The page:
‘I didn’t know he gave me bunny ears until my friends told me. I thought we were taking a regular picture.’ —Vu Le, 24, University of Massachusetts senior, from Vietnam


‘I wanted to do something unique to Notre Dame…so I asked him, “Could you put your hands up like the Fighting Irish?” He had seen the leprechaun logo of our school before, and I helped him move his arms into the right spots.’ —Adrianna Stasiuk, 25, second-year M.B.A. student at the University of Notre Dame


‘We saw another student do it with him and we asked if we could kiss him at the same time, and he said yes. He was very laid back and nice and fun.’ —Kelsey Kotur, right, 22, second-year M.B.A. student at the University of Missouri

‘I just thought it would be so funny to have a picture of us doing that; not many people get that opportunity.’ —Paige Halamicek, left, 22, first-year M.B.A. student at the University of Missouri


‘He just said, “I’ll just put you in a headlock, how about that?”‘ —Alex Williams, 21, senior at Gonzaga University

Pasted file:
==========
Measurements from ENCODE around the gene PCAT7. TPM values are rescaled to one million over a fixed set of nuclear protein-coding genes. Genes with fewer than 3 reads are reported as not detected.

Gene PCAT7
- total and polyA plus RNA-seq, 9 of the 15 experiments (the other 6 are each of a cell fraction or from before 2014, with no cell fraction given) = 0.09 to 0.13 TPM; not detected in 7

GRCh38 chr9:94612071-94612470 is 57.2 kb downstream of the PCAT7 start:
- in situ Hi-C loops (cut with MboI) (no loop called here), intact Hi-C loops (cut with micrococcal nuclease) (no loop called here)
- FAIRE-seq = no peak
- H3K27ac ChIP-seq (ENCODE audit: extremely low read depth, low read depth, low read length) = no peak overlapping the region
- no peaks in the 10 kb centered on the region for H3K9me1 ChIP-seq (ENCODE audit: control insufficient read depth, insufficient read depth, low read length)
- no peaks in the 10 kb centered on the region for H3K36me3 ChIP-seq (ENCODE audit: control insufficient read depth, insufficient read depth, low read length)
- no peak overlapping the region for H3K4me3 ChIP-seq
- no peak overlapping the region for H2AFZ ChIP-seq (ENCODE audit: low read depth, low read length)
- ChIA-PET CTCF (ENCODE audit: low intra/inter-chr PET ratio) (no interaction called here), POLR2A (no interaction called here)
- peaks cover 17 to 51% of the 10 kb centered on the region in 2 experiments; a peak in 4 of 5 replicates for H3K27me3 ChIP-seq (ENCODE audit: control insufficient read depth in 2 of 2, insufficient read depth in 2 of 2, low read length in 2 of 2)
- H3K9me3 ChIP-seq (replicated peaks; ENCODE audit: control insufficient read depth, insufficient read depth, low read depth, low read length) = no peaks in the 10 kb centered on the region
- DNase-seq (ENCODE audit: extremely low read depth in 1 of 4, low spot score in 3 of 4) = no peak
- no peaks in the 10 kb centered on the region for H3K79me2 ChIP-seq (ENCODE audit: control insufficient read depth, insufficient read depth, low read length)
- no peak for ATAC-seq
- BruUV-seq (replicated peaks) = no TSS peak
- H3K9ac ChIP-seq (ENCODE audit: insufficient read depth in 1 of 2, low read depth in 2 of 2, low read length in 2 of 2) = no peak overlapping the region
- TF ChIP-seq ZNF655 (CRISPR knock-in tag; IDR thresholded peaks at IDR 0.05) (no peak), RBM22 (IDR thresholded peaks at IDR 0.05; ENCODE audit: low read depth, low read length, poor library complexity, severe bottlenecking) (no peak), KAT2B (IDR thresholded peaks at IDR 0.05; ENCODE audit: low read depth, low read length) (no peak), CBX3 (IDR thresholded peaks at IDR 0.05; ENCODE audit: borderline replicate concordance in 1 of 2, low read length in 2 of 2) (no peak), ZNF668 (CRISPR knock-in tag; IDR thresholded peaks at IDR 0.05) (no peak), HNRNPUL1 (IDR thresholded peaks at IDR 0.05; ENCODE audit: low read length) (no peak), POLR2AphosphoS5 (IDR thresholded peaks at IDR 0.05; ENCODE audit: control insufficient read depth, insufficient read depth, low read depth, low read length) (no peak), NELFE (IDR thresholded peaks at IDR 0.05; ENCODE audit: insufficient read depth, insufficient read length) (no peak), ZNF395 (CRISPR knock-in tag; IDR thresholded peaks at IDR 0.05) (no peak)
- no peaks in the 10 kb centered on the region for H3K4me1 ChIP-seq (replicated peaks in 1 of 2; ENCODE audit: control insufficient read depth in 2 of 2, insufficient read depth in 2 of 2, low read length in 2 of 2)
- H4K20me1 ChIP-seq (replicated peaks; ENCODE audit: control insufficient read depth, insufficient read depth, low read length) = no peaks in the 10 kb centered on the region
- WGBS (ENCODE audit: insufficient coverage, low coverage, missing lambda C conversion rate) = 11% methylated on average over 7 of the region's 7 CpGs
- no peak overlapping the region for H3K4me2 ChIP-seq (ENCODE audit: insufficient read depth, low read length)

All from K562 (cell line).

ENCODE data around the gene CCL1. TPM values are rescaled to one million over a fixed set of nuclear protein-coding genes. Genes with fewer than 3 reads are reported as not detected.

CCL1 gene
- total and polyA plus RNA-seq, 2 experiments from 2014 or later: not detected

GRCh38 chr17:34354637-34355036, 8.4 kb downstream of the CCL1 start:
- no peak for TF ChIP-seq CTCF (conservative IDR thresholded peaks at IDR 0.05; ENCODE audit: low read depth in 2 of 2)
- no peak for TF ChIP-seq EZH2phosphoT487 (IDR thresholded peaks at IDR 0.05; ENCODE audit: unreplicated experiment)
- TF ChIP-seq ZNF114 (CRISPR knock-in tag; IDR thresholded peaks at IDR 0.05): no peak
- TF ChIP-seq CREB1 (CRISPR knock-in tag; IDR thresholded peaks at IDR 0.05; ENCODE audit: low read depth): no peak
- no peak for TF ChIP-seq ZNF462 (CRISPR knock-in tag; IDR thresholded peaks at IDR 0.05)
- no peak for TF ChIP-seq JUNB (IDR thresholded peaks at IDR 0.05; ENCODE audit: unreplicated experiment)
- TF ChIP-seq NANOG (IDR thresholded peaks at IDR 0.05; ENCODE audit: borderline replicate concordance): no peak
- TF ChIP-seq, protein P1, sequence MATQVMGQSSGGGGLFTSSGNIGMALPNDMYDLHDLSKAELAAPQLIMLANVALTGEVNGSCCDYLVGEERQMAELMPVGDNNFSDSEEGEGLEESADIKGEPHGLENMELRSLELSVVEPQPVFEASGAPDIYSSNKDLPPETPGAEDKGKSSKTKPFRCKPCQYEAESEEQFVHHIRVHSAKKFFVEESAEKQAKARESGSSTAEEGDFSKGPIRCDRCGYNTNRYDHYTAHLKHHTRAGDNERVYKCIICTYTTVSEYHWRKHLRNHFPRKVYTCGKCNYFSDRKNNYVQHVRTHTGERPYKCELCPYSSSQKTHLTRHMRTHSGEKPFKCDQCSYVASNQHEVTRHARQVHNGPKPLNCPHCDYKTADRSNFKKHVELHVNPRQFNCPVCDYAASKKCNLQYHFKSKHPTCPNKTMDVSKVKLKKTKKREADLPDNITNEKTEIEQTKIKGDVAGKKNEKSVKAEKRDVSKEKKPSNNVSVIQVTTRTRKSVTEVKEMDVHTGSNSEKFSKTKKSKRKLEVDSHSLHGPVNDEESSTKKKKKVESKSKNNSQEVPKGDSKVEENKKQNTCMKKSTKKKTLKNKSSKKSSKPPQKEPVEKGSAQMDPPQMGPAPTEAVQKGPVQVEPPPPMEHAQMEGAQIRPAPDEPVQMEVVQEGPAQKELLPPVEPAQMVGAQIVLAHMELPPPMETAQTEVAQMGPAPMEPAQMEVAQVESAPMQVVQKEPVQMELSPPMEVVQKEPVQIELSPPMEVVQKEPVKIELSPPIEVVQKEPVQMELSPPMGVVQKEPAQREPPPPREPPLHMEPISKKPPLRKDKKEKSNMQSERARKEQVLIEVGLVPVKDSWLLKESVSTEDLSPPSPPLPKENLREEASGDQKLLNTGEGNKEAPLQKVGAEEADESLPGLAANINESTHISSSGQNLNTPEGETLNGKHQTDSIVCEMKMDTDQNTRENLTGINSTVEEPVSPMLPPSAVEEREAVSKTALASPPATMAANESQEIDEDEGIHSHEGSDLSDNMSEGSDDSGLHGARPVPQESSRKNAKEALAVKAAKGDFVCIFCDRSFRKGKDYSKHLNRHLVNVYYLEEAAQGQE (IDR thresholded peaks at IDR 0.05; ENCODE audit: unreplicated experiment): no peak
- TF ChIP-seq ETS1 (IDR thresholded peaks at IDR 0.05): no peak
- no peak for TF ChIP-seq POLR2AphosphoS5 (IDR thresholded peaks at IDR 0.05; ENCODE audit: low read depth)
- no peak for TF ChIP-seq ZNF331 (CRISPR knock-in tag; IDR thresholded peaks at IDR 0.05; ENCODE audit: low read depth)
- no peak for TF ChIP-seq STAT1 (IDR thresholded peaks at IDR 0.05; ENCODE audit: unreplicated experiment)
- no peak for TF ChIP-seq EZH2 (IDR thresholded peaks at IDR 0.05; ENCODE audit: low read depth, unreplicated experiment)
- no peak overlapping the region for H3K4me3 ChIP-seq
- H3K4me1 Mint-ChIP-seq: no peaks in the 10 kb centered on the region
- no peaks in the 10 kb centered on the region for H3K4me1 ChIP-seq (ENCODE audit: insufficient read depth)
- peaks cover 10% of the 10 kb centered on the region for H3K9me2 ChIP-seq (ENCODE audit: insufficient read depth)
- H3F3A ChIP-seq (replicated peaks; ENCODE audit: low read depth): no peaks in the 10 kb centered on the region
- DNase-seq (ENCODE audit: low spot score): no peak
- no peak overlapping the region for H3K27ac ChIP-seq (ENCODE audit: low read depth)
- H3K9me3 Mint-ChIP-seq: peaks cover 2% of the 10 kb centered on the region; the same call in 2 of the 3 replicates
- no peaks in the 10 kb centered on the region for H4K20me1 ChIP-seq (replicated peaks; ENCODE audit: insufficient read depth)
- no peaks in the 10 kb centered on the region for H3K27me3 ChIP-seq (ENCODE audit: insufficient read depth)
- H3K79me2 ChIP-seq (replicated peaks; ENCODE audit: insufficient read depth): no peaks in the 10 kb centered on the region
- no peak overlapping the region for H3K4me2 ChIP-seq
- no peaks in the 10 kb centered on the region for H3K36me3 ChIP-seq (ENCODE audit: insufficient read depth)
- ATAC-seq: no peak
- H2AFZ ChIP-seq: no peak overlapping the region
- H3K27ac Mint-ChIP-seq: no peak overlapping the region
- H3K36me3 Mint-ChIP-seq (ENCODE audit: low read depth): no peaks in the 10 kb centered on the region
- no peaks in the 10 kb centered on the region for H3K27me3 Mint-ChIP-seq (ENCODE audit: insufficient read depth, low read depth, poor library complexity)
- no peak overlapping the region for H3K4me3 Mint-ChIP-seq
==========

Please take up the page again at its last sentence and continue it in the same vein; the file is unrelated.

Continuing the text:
‘I got my friend’s ring and I was going to propose to him. He said, “Let’s do a good one,” and got down on a knee, grabbed my hand and said, “Please take me, please have me.” It was funny. I was so shocked.’ —Alexa Tavasci, 21, junior at Northern Arizona University


‘Students who went last year told us about the serious and funny photos, and the plan was to bring some props. I had couple of sunglasses from a previous party, so I brought them along and asked if he would wear them.’ —Andrew Robertson, 27 years old, second-year M.B.A. student at the University of Toronto

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The Open Data Movement aims at making data freely available to everyone.
There are already various interesting open data sets available on the Web. Examples include Wikipedia, Wikibooks, Geonames, MusicBrainz, WordNet,
the DBLP bibliography and many more which are published under Creative Commons or Talis licenses.

The goal of the W3C SWEO Linking Open Data community project is to extend the Web with a data commons by publishing various open data sets as RDF on the Web and by setting RDF links between data items from different data sources.